• Glass | May 2, 2013 5:02 PM

    RNL has been right from the beginning, no matter how many tl;drs say the contrary. Marvel is a blockbuster assembly line. There's a FEW instances where there's an 'auteur' involved, but it's probably the antithesis of what Soderbergh was saying there. RNL's right, Annapurna Pictures is pretty damn close to what he's actually talking about (I'm surprised he didn't mention Megan Ellison in his speech there)...

  • Jeff Mclachlan | May 2, 2013 4:59 PM

    Everybody will always have to pitch a project first if they want money to make a movie. No one ever says " Here's 5 mil. Come back with whatever." All the directors you mentioned had a screenplay and probably actors attached before they got the go-ahead to shoot their movie. If they didn't, whoever's running Annapurna Pictures is insane. Soderbergh seems to be saying that directors should just be given money on faith that they won't spend it all on cocaine and send back 90 minutes of footage of clothes spinning in a dryer saying it's a commentary on the economy.

    And as much as I'd like to see many of the projects you mentioned, many of them haven't happened because no one's been able to work out a deal where they'd be profitable. Simple as that. Even the most high-minded of studio executives needs to think that they're going to get a reasonable return on their investment. And it's not that some of those projects weren't able to find any backing at all--it's that the filmmakers weren't able to get as much money as they felt they needed to do the projects properly. Del Toro, for instance, wanted over $100 million for At The Mountains Of Madness, not 30. If it was 30 (or even 80), Universal would have probably pulled the trigger.

    Also, comparing Marvel to whatever Spike Jonze and Andrew Dominik are doing is apples to oranges. There a reason I stuck to comparing Marvel to other family-friendly franchises, and that's because that's the specific thing they do. You know, for kids. I'd probably enjoy a crazy R-rated John Hillcoat version of Wolverine better than the movie that's about to come out, but I know these characters are important to kids and they should be allowed to experience them in a way they can process. And there's no arguing that kids fucking love these characters and movies, and probably will as long as they continue to make them. Superheroes are primal, and if you stick to the material, the past 75 years has proven that there will always be a willing audience for them. So working with that, I am going to take the controversial stand that Marvel does a good job, insomuch as their product is more often than not critically well-received, enjoyed by their intended audiences, and profitable. You don't like them, which is fine, but shouldn't be a part of any discussion of their value. Just like my disinterest in Harry Potter wouldn't keep me from admitting that those movies did their job well, and the studio did a remarkably consistent job cranking them out.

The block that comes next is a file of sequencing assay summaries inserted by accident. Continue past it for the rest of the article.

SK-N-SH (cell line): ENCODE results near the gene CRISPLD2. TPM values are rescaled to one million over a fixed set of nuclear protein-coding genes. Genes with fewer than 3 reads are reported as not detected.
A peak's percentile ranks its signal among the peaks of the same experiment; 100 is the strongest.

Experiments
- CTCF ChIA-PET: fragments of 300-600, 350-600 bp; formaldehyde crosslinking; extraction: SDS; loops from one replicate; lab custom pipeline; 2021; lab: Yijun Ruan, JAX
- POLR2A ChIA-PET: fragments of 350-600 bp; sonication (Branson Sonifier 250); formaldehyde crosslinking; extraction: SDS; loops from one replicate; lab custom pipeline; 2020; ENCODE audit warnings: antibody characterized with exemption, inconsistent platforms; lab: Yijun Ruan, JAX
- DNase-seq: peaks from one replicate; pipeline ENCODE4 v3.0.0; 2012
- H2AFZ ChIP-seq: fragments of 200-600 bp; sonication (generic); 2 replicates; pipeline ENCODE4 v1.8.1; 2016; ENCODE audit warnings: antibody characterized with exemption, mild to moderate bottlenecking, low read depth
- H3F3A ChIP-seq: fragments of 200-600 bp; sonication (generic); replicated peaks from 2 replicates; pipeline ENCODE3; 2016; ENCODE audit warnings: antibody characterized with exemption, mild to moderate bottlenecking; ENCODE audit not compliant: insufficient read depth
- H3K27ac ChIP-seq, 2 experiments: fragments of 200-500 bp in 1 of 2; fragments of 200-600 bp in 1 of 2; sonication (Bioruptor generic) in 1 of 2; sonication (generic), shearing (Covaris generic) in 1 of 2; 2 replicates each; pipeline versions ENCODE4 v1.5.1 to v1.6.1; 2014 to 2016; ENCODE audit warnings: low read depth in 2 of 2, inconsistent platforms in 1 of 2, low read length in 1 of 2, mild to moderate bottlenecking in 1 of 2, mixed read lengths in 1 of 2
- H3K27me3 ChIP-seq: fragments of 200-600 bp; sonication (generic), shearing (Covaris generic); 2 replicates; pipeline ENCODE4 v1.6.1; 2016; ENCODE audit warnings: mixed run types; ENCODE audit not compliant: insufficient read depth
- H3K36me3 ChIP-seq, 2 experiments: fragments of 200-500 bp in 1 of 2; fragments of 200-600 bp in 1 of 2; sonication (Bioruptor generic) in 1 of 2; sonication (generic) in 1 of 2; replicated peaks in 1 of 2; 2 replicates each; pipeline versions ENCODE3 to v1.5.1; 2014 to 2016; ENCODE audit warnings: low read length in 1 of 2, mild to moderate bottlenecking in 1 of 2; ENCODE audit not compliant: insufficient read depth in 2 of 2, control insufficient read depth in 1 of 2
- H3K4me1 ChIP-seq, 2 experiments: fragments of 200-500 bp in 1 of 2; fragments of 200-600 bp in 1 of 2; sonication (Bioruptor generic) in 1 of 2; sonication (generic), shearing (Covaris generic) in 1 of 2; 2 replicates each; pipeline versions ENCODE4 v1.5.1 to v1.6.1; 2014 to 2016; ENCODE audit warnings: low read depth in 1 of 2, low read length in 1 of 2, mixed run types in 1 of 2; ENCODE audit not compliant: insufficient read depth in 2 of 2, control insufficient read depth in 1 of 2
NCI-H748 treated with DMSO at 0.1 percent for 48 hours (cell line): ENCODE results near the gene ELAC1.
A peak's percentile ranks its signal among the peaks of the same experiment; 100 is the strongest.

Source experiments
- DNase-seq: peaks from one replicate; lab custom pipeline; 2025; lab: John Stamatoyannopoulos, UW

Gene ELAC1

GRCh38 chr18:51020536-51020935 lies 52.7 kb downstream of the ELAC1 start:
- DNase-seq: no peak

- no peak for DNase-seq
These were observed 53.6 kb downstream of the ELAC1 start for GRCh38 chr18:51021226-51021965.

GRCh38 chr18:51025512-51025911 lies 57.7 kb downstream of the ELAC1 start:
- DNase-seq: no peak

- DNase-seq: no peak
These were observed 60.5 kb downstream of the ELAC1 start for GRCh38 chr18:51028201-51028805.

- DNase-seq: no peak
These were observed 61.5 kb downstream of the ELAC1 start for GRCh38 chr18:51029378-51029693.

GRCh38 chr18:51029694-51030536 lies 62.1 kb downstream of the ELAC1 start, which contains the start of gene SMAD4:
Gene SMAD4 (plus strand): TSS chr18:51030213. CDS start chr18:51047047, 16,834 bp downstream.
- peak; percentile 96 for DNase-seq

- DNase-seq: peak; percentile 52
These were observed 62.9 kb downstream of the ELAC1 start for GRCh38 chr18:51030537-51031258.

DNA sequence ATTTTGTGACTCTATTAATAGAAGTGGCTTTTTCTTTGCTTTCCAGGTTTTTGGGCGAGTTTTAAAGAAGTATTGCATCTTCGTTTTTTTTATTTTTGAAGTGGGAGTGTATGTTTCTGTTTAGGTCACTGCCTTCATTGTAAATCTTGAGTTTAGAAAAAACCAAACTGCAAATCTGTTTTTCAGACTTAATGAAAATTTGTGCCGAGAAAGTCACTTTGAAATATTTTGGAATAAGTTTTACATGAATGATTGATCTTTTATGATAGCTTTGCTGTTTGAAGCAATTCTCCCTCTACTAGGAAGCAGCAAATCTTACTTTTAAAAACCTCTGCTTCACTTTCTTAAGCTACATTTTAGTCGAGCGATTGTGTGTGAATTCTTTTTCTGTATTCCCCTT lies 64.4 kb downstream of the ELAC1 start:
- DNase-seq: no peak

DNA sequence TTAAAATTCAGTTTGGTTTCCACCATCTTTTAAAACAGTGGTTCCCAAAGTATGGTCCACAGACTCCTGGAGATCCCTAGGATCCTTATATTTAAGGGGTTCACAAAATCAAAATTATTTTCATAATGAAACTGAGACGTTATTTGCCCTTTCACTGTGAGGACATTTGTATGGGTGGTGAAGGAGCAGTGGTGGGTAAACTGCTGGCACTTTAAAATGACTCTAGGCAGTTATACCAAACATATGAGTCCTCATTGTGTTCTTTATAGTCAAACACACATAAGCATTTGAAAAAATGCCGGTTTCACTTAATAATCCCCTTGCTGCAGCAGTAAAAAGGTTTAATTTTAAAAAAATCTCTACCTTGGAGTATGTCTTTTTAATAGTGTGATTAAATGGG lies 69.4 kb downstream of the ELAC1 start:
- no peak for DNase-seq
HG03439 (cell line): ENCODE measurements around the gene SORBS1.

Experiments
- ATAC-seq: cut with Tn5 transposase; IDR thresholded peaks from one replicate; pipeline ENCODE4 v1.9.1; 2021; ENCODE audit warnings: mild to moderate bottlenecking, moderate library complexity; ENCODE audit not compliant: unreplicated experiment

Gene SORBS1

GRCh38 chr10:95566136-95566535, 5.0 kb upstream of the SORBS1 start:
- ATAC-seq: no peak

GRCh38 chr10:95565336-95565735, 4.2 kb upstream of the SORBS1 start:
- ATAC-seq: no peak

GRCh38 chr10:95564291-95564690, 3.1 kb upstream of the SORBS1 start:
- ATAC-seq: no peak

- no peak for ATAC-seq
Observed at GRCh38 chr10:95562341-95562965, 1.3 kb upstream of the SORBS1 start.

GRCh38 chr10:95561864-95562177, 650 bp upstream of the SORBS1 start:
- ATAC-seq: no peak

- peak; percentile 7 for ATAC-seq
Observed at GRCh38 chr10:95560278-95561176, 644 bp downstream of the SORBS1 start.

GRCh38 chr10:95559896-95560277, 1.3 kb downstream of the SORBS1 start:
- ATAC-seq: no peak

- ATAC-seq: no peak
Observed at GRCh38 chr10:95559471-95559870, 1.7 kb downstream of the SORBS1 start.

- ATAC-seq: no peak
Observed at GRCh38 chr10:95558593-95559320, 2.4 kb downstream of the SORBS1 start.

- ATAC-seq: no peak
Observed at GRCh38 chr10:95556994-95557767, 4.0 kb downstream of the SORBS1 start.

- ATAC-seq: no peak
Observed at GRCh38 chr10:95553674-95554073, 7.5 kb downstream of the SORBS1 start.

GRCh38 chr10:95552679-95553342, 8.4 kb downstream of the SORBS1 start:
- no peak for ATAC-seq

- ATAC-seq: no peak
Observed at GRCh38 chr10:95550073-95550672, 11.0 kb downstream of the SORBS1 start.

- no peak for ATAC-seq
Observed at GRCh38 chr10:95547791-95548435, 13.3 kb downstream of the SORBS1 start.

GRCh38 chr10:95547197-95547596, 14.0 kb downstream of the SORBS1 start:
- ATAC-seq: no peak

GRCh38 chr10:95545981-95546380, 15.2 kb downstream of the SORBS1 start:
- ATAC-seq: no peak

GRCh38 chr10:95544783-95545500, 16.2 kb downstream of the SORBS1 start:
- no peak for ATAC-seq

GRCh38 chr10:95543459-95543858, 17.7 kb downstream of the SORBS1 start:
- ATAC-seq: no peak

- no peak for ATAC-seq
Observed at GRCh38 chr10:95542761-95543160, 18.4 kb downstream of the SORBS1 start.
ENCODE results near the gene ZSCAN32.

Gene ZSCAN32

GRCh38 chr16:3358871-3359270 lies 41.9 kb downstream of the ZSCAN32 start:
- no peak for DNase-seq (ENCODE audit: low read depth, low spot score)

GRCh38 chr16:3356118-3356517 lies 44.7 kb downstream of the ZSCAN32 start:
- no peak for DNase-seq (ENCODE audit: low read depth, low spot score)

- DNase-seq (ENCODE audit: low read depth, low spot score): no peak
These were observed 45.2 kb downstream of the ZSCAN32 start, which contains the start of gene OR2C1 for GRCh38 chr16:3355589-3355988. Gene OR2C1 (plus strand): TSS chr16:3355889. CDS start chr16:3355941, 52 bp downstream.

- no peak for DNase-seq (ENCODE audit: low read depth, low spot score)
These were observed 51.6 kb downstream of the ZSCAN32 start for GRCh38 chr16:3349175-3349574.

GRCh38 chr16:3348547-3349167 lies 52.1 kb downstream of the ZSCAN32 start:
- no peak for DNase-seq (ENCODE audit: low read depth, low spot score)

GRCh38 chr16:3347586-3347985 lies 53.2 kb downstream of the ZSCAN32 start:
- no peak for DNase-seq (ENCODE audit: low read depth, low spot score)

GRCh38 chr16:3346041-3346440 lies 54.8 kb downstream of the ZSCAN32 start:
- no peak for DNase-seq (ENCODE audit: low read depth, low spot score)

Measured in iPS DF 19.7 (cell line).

• RNL | May 2, 2013 2:47 PM

    In fact, it seems like Annapurna Pictures is much closer to what Soderbergh is talking about than Marvel. John Hillcoat, PTA, Andrew Dominik, Spike Jonze, Kathryn Bigelow, Bennett Miller, Kar-wai Wong, David O. Russell - all doing exactly what they want within certain economic parameters.

  • RNL | May 2, 2013 1:30 PM

    There's no reason there couldn't be an auteur-oriented studio that 'gathered the best filmmakers they could find and let them do their own thing within certain economic parameters'. Those economic parameters don't have to be $200M budgets. Like I said, it could be 5, 10, 20 million. You could have a studio that gave Jodorowsky the paltry $7.4M he needed to make King Shot, for instance. It boggles my mind that something like that can't find financing. Or let Verhoeven make his Jesus movie. Or Cronenberg's Red Cars. Or even put up the $30M Del Toro needs for Mountains of Madness. Or whatever other abandoned projects you can think of, and of course thousands of other great ideas by unknown filmmakers. As far as Marvels' risk taking - okay, fair enough, but again, that's purely financial risk taking, and in fact it's probably a major contributing factor to how safe they play it creatively; they're afraid of these films flopping because they're the foundations for future films, so they make them as broad and pedestrian as possible. Additionally, if this is the extent of Marvel's risk taking (we're past the idea that they're some maverick auteur haven), then it pales in comparison to New Line betting their shirts on Lord of the Rings. At least Marvel are making superhero films in the middle of a superhero boom; New Line made a high fantasy movie 10 years after that genre basically died.

  • Jeff Mclachlan | May 2, 2013 12:23 PM